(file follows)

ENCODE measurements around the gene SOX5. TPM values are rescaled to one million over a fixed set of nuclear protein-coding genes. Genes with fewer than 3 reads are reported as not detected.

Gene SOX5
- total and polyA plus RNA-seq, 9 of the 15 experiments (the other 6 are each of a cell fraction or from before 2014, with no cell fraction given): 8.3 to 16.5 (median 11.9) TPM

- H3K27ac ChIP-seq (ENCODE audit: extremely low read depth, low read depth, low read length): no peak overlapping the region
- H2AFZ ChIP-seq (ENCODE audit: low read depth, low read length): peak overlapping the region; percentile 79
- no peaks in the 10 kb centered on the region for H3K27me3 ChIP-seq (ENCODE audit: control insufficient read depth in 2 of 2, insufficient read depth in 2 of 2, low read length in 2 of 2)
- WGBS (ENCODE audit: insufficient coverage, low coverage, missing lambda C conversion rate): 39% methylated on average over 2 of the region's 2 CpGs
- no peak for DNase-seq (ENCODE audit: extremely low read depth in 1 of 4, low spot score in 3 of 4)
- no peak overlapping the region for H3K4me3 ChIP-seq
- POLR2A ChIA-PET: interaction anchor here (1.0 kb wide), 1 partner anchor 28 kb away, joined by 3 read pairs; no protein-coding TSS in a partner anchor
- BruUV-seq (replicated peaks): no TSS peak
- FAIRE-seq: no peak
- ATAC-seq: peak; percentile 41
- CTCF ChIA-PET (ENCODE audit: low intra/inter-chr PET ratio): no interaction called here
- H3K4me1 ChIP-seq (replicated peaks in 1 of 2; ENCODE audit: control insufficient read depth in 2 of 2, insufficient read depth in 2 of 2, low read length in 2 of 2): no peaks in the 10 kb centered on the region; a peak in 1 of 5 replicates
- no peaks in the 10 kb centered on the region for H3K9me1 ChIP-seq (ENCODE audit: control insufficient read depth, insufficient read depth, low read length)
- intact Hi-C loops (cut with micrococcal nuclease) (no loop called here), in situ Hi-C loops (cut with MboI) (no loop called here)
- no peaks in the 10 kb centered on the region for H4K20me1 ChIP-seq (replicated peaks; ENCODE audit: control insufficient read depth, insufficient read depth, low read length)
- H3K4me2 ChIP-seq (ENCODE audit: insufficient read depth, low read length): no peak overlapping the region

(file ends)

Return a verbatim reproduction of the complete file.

ENCODE measurements around the gene SOX5. TPM values are rescaled to one million over a fixed set of nuclear protein-coding genes. Genes with fewer than 3 reads are reported as not detected.

Gene SOX5
- total and polyA plus RNA-seq, 9 of the 15 experiments (the other 6 are each of a cell fraction or from before 2014, with no cell fraction given): 8.3 to 16.5 (median 11.9) TPM

- H3K27ac ChIP-seq (ENCODE audit: extremely low read depth, low read depth, low read length): no peak overlapping the region
- H2AFZ ChIP-seq (ENCODE audit: low read depth, low read length): peak overlapping the region; percentile 79
- no peaks in the 10 kb centered on the region for H3K27me3 ChIP-seq (ENCODE audit: control insufficient read depth in 2 of 2, insufficient read depth in 2 of 2, low read length in 2 of 2)
- WGBS (ENCODE audit: insufficient coverage, low coverage, missing lambda C conversion rate): 39% methylated on average over 2 of the region's 2 CpGs
- no peak for DNase-seq (ENCODE audit: extremely low read depth in 1 of 4, low spot score in 3 of 4)
- no peak overlapping the region for H3K4me3 ChIP-seq
- POLR2A ChIA-PET: interaction anchor here (1.0 kb wide), 1 partner anchor 28 kb away, joined by 3 read pairs; no protein-coding TSS in a partner anchor
- BruUV-seq (replicated peaks): no TSS peak
- FAIRE-seq: no peak
- ATAC-seq: peak; percentile 41
- CTCF ChIA-PET (ENCODE audit: low intra/inter-chr PET ratio): no interaction called here
- H3K4me1 ChIP-seq (replicated peaks in 1 of 2; ENCODE audit: control insufficient read depth in 2 of 2, insufficient read depth in 2 of 2, low read length in 2 of 2): no peaks in the 10 kb centered on the region; a peak in 1 of 5 replicates
- no peaks in the 10 kb centered on the region for H3K9me1 ChIP-seq (ENCODE audit: control insufficient read depth, insufficient read depth, low read length)
- intact Hi-C loops (cut with micrococcal nuclease) (no loop called here), in situ Hi-C loops (cut with MboI) (no loop called here)
- no peaks in the 10 kb centered on the region for H4K20me1 ChIP-seq (replicated peaks; ENCODE audit: control insufficient read depth, insufficient read depth, low read length)
- H3K4me2 ChIP-seq (ENCODE audit: insufficient read depth, low read length): no peak overlapping the region